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    Therapists will often tell you that you should make sure that you and your spouse are in a bubble, and kids can come in and out of that bubble, but ultimately, you have to be a united front.

    That seems to reflect what interviewees had to say that your relationship with your spouse has to come before kids, in-laws, jobs, friends, etc. After all, you don't do any of those people, especially your kids, any favors if your marriage falls apart.



  • Play Nice With In-Laws


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    The veterans say you don't marry a person, you marry his or her family, and that means that you need to make a concerted effort to have a healthy relationship with your in-laws, even though it may mean compromise, withholding opinions, and searching for points to respect and admire. Hard? Sure. But necessary? Probably.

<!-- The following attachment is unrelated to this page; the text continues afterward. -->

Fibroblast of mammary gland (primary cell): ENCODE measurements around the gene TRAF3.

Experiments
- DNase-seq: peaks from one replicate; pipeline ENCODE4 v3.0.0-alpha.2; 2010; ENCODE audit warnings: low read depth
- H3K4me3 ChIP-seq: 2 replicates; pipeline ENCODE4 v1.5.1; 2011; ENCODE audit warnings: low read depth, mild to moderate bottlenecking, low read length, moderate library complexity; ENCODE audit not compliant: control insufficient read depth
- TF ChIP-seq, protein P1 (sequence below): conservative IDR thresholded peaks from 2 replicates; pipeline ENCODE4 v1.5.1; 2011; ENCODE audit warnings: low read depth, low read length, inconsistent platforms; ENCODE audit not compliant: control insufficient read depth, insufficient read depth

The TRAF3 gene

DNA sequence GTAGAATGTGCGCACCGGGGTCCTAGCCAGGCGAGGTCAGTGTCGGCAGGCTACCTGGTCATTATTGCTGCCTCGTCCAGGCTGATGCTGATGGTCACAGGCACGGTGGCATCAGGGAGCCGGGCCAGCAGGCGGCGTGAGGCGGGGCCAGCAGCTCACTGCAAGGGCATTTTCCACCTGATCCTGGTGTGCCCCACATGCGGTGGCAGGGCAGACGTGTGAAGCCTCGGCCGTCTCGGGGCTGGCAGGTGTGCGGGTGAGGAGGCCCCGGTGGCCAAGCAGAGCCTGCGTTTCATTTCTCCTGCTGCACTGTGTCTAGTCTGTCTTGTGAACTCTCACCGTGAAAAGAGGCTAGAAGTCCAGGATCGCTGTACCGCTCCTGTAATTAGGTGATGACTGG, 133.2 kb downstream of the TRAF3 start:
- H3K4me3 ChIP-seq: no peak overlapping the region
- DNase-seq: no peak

• Steer Clear of Debt


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    Money stress can tear couples apart, so it's no surprise Pillemer says the seniors advise living within whatever amount of money you make and avoiding debt, especially for luxury items and credit-card debt.

  • Get It On


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    Pillemer learned that -- surprise! -- physical intimacy keeps couples happy. He notes that many older people in relationships "are having very fulfilling sex lives. People really enjoy the sense of intimacy with a lifelong partner. One of my favorite quotes in the book was a guy who said, 'Look, at our age, this is recreation, not procreation.'"

  • R-E-S-P-E-C-T


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    The theme song of a long, happy marriage could easily be Aretha Franklin's anthem. The interviewees say it's important to respect one another, which in part means paying attention to how you say things, and listening and showing you are listening to what your partner says.

    Pillemer explains that "long-married retirees say the real danger of marriage is that you know someone so well that they are extremely vulnerable to you. You have the ability to hurt them more than anybody else you know. Respect is the protection against that."